William Henry Playfair

Born the son of an architect in 1790, William Playfair trained for the same profession in Edinburgh and in London. He also made a visit to France in 1816. On his return to Edinburgh the following year, he seems to have transformed himself into an assured architect, winning the commission for the completion of the University building. This had been started by Robert Adam, and was to have been his greatest work, but progress on the 'Old Quad' was halted in 1793, to be picked up by Playfair.

Playfair modified the original design. The entrance front is made from Craigleith sandstone (the huge quarry of which formed Edinburgh's first 'hole in the ground'. (Edinburgh, as any cultured Glaswegian could remind you, if so inclined, is famous for holes in the ground, a legacy perhaps of dim-witted planners and a seeming natural reluctance to spend good money.)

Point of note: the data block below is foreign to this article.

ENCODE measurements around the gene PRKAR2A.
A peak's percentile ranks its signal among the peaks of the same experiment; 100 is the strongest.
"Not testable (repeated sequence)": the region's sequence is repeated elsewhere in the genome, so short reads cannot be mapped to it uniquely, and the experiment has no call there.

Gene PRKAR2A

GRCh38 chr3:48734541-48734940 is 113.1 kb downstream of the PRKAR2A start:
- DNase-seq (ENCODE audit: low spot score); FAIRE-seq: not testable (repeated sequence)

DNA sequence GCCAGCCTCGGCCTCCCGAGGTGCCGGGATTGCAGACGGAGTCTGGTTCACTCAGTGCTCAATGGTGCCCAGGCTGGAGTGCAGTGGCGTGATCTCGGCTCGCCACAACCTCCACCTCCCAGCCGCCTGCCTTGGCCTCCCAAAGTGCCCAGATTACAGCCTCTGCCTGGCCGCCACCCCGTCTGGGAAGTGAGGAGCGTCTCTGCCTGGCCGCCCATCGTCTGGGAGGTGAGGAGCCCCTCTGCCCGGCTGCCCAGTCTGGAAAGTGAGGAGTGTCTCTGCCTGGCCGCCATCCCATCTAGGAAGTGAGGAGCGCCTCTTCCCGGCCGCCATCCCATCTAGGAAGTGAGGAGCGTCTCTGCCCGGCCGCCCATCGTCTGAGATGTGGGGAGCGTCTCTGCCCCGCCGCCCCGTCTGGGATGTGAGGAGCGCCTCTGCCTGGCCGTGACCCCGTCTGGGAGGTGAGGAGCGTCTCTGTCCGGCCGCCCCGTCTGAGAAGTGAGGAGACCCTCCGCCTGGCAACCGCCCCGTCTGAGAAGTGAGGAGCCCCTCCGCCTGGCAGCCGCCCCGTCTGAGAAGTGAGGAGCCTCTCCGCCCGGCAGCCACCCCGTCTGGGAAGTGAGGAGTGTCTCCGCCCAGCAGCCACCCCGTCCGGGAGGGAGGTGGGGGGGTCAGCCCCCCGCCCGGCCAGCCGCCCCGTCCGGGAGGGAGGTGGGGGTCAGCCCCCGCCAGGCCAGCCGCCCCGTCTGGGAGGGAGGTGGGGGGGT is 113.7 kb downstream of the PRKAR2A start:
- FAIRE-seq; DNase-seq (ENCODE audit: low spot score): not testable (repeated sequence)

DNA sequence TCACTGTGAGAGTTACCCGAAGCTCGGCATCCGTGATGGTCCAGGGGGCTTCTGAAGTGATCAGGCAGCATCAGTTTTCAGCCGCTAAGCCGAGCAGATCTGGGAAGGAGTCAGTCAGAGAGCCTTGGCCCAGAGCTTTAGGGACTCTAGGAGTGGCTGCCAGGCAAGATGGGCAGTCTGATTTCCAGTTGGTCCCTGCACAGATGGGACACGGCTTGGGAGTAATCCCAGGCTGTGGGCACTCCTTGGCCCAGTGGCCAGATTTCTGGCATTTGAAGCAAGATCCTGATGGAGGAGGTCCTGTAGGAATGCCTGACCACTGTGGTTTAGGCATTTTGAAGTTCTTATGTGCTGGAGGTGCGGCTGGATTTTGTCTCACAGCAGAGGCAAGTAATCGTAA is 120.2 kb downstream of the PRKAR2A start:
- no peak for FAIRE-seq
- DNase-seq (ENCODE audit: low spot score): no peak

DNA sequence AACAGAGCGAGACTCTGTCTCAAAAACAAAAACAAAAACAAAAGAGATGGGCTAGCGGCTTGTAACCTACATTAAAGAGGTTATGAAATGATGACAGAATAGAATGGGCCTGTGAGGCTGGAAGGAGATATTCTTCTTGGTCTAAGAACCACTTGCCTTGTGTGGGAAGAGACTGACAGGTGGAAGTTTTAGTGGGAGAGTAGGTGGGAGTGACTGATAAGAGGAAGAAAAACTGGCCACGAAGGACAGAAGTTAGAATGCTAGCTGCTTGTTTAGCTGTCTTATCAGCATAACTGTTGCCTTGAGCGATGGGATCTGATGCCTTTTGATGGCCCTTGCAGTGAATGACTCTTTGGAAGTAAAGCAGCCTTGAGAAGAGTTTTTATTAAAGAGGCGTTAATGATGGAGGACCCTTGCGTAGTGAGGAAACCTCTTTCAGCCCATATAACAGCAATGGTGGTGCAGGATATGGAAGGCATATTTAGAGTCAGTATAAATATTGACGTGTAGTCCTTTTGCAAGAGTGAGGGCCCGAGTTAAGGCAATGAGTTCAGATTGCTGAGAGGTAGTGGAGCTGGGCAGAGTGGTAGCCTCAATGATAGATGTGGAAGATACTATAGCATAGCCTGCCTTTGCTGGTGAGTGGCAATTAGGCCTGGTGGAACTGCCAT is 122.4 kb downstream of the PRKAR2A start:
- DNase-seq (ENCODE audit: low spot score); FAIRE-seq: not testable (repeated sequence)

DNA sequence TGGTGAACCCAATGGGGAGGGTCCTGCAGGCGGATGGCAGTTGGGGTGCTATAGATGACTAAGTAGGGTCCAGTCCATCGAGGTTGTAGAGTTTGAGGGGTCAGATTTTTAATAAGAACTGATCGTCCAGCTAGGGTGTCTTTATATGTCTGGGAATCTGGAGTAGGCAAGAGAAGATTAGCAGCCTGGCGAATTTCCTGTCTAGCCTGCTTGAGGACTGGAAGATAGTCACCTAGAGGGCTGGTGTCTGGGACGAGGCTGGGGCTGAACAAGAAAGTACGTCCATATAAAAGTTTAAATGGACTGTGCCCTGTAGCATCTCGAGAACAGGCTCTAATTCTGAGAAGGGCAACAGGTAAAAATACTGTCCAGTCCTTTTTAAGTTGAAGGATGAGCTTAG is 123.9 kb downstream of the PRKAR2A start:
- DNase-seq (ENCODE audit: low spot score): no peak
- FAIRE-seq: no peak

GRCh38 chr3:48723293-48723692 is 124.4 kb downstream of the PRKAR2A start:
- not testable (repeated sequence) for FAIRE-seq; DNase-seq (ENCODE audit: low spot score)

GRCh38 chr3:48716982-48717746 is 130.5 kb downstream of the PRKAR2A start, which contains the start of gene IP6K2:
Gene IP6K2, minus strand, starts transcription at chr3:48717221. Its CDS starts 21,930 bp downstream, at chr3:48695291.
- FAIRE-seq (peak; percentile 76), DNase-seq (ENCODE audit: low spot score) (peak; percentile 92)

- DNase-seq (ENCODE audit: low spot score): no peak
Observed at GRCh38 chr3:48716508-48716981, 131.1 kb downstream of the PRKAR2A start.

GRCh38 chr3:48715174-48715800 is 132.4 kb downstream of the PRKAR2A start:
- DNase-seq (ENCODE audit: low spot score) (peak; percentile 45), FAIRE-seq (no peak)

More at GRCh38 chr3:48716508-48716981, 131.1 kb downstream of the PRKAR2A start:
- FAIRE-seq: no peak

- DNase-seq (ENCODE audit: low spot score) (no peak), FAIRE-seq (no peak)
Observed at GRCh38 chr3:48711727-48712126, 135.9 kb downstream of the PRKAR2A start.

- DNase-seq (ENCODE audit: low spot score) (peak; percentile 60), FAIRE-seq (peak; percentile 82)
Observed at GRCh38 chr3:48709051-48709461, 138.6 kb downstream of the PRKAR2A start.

The interiors of the University finished by Playfair are all to his own designs. The following year he completed designs for Calton Hill estate in Edinburgh; thereafter he made his name as the designer of public buildings in Edinburgh. The National Monument (1824-9), Royal Scottish Academy (1822), and the National Gallery on the Mound (1850-7). Many of these are examples of Greek revival but Playfair could do Gothic, as in the New College (1846-50), and, in his early country houses, Italianate villas. He died in 1857.